CDI Corporation

3 ways IT contractors should prepare for 2018

The continuing fast pace of technological development virtually guarantees a steady demand for skilled IT workers. At the same time, that breakneck pace can also mean tech workers may quickly fall behind the proverbial eight-ball if they don’t constantly keep themselves apace with all of the field’s developments. Even trends that initially seem minor – as Bitcoin, for example, likely did in the late 2000s – can explode in a matter of months, and dissipate just as quickly.

With this in mind, let’s take a look at three prominent considerations for IT contractors in the new year, whether they intend to continue with current roles or seek out new contract opportunities during the course of 2018:

Remember: The internet of things reigns supreme
While the interconnectedness of the computers, smartphones, tablets, appliances and other electronics – the web that is the foundation of the so-called internet of things – is already a considerable concept to contend with. IT contractors must understand that this trend’s influence is only likely to expand. According to Forbes, fields in which IoT didn’t have a strong presence in the past few years, like healthcare, retail and the industrial sector, will more broadly adopt its methodologies during 2018. IoT security concerns may become more pressing as well, potentially offering IT security specialists the chance to shine.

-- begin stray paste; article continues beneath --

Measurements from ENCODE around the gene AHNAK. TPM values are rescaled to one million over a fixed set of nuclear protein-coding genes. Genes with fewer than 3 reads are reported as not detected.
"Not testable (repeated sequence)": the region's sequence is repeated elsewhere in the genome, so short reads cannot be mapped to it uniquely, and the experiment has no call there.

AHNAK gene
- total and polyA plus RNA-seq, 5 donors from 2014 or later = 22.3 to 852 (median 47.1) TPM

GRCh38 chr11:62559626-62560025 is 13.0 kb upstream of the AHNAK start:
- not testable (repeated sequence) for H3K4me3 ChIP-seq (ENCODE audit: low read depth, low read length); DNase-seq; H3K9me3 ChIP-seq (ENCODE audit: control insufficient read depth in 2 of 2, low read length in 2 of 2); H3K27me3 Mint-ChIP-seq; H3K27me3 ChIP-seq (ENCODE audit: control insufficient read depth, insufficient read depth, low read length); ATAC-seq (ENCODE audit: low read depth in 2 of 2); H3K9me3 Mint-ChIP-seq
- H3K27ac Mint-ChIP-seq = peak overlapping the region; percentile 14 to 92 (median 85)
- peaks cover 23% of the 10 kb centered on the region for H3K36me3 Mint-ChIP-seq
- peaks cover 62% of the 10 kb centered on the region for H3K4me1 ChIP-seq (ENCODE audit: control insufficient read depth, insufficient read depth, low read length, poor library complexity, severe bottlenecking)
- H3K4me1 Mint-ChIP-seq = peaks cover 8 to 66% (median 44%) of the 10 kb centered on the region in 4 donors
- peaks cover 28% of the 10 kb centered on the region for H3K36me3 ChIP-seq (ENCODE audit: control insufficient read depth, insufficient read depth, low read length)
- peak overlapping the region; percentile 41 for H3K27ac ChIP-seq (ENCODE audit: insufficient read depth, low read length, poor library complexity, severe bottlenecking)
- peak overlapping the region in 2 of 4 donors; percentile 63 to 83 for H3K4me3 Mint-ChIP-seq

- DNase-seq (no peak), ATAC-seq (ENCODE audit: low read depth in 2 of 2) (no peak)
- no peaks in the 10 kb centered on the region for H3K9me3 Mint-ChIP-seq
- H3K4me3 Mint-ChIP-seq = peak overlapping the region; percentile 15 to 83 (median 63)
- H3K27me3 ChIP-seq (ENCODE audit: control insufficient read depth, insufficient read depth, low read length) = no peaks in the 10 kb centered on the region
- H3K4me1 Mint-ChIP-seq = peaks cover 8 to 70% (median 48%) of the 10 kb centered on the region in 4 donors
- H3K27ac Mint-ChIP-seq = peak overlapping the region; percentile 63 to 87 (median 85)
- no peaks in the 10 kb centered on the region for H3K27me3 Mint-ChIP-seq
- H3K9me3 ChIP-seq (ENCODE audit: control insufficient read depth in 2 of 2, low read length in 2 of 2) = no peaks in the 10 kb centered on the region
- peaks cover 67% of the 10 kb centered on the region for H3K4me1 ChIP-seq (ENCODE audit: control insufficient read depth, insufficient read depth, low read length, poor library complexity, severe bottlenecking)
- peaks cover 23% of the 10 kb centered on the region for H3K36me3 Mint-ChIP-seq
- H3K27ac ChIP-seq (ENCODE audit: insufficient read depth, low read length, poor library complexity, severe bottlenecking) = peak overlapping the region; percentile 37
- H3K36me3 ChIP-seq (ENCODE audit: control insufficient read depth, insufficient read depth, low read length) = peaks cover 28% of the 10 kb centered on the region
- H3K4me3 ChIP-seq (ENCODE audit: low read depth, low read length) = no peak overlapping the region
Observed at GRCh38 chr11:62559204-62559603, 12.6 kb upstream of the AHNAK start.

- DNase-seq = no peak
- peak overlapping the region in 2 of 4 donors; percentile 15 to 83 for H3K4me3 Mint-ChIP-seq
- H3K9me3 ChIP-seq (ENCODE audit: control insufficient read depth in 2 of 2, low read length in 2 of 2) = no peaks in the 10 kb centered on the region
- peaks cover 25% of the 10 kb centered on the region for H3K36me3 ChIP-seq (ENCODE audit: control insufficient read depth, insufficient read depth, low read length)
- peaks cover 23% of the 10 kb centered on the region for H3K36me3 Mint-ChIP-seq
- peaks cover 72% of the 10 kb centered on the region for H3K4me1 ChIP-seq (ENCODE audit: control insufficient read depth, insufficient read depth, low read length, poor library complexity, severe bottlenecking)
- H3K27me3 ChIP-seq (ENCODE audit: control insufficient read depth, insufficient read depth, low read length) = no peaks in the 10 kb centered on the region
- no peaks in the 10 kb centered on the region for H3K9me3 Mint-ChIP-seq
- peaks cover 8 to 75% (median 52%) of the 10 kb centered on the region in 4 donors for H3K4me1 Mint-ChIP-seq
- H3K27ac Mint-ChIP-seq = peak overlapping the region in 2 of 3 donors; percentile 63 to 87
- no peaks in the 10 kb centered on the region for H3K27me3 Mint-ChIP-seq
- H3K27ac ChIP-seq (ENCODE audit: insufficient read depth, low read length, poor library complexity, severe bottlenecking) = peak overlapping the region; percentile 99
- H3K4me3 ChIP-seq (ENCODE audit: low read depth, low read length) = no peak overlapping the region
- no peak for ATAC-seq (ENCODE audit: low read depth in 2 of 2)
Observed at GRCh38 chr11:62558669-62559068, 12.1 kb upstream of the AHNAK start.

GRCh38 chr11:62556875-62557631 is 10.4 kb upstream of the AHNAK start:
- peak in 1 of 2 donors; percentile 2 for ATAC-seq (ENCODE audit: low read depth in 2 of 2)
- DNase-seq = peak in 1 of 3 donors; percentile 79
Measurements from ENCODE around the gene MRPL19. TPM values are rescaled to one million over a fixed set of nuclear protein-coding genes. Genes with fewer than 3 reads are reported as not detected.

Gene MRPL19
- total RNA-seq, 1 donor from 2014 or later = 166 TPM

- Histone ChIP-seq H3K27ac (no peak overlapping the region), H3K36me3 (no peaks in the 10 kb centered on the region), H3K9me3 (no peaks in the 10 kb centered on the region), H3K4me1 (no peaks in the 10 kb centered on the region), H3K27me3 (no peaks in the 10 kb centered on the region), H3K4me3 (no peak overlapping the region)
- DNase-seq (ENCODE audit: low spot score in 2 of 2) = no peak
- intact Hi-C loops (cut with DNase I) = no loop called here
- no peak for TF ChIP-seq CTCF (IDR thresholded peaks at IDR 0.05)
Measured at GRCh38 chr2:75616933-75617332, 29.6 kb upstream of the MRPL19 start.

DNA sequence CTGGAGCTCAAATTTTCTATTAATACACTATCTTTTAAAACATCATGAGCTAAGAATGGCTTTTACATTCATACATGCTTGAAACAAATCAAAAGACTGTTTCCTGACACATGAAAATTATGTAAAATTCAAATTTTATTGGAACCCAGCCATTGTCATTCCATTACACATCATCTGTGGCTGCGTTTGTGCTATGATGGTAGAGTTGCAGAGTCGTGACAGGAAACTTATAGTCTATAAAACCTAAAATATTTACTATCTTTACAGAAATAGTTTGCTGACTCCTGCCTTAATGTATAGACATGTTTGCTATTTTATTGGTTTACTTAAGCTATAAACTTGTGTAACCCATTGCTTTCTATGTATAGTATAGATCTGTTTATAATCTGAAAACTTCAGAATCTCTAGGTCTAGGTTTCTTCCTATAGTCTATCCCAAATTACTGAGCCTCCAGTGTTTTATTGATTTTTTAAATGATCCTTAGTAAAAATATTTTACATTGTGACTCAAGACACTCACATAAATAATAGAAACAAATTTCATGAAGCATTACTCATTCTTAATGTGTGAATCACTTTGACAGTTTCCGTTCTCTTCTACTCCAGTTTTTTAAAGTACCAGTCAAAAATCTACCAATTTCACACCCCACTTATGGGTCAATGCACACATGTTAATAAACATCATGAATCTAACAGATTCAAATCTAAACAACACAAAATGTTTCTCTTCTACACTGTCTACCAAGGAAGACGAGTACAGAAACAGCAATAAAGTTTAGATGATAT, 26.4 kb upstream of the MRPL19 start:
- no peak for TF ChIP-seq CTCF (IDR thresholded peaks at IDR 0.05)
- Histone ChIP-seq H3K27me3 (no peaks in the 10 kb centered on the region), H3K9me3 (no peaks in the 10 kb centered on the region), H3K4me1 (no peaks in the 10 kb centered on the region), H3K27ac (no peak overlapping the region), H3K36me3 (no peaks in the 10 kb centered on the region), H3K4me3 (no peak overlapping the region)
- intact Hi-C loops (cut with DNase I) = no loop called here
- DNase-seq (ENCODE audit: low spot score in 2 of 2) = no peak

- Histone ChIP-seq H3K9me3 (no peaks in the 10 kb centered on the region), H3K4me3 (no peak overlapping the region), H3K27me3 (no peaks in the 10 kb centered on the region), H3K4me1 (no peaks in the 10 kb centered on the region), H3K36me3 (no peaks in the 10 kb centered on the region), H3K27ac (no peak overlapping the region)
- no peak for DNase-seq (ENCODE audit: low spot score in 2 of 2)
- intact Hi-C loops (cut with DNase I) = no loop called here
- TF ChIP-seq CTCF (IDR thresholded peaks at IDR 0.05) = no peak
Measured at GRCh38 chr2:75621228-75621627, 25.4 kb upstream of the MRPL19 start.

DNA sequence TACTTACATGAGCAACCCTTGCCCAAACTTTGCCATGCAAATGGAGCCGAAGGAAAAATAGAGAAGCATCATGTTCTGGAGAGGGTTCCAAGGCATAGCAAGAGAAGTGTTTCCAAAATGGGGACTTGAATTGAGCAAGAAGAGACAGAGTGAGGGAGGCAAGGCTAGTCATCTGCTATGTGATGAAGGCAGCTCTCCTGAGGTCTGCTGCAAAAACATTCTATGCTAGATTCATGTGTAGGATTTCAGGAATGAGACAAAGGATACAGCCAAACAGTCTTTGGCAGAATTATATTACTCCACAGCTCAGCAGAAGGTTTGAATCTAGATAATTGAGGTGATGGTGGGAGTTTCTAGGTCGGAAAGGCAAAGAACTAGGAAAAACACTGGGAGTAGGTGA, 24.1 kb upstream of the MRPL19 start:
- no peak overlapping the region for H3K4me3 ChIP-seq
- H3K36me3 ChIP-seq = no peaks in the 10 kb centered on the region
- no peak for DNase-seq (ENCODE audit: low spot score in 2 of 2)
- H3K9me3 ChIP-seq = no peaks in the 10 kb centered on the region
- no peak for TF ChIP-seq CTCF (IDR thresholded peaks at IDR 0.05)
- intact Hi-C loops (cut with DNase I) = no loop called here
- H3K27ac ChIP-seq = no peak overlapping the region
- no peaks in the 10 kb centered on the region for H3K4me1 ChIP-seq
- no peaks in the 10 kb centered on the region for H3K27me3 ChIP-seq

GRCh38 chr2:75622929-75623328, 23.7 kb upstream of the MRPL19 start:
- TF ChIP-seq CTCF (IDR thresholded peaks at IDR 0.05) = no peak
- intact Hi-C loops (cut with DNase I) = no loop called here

Understand the greater openness of data
Deloitte, in its roundup of 2018 tech trends, cited the importance of greater data freedom and accessibility throughout organizations. Achieving this can be highly beneficial but might also raise privacy and organizational issues. As a result, IT professionals must diversify their understanding of data analytics while never ignoring tangential concerns.

Follow the rise of machine learning
Speaking with TheNextWeb, app developer Piyush Jain of SIMpalm explained the increasing importance of machine learning, to recognize speech, handwriting, facial structure and other physical characteristics and automate certain device tasks based on those prompts. Because these functions are being continually tweaked, IT may often need to troubleshoot devices when machine learning issues arise. As such, contractors should know the parameters of machine-learned device features as well as workarounds that allow automated device tasks to be completed manually by users.

Numerous tech industry prognostications point to a year packed with exciting developments and the rapid spread of new ideas. For IT contractors whose job descriptions and requirements can change within a month or less, keeping closely abreast of these changes and updating skill sets accordingly will be particularly important. It’ll make the difference between those who succeed in this field and those who become stagnate.